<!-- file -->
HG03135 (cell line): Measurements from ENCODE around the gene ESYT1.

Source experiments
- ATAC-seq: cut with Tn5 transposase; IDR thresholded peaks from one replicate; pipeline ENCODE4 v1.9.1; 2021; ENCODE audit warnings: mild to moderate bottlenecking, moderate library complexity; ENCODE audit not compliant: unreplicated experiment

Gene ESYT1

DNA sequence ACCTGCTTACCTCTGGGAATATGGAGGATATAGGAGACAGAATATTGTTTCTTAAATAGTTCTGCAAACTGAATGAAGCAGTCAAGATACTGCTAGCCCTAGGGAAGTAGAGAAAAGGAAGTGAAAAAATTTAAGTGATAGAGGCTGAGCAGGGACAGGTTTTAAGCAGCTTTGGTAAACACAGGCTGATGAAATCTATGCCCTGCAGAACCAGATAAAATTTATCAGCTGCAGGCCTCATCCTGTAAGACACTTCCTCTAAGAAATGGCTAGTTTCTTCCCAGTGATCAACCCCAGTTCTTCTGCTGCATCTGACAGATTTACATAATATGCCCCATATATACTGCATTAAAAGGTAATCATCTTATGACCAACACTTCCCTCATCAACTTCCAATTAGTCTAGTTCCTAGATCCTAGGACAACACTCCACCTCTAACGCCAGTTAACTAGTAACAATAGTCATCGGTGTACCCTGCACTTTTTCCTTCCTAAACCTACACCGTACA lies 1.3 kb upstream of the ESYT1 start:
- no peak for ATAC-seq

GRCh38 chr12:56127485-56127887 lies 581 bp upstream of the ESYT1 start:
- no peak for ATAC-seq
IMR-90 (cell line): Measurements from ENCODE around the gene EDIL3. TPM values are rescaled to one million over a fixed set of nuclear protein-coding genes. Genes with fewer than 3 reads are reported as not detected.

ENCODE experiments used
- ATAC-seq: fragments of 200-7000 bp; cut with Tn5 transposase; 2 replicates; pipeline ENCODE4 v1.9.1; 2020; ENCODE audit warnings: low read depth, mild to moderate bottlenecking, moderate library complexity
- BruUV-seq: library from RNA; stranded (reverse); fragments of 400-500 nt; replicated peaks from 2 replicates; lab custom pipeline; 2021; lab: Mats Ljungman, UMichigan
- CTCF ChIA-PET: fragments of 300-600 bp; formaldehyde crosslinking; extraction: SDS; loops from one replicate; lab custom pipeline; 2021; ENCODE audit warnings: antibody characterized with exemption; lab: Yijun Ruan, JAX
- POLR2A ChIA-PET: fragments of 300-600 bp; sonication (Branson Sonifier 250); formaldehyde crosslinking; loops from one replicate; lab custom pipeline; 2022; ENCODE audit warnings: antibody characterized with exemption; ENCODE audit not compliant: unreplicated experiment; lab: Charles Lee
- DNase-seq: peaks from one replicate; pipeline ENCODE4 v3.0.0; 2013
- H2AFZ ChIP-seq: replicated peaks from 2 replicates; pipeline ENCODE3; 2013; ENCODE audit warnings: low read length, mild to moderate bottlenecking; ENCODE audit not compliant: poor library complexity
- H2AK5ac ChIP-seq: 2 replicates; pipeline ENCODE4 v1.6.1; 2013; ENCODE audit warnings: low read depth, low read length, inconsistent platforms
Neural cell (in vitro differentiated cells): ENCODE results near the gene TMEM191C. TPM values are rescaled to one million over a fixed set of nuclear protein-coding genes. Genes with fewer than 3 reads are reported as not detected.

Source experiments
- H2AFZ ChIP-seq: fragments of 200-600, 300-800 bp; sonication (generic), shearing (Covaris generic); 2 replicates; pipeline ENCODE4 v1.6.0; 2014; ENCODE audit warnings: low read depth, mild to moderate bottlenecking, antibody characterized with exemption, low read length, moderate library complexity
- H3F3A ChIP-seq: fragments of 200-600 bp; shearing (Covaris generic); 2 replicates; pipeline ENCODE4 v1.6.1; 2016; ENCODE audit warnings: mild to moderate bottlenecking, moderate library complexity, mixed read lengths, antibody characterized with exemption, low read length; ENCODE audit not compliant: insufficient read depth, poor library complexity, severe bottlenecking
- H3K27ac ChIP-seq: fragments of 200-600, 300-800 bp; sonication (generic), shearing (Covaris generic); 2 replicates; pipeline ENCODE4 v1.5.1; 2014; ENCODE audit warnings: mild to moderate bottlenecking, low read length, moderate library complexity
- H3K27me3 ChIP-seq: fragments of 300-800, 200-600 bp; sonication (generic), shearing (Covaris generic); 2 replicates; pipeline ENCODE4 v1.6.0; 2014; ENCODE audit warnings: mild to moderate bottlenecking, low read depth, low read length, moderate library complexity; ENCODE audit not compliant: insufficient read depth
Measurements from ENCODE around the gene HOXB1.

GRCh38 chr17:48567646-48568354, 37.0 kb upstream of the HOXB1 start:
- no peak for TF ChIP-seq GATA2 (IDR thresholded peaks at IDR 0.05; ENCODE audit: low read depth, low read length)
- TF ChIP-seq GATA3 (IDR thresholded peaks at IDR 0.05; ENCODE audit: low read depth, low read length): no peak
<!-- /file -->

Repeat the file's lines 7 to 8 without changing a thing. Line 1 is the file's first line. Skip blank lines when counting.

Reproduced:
GRCh38 chr12:56127485-56127887 lies 581 bp upstream of the ESYT1 start:
- no peak for ATAC-seq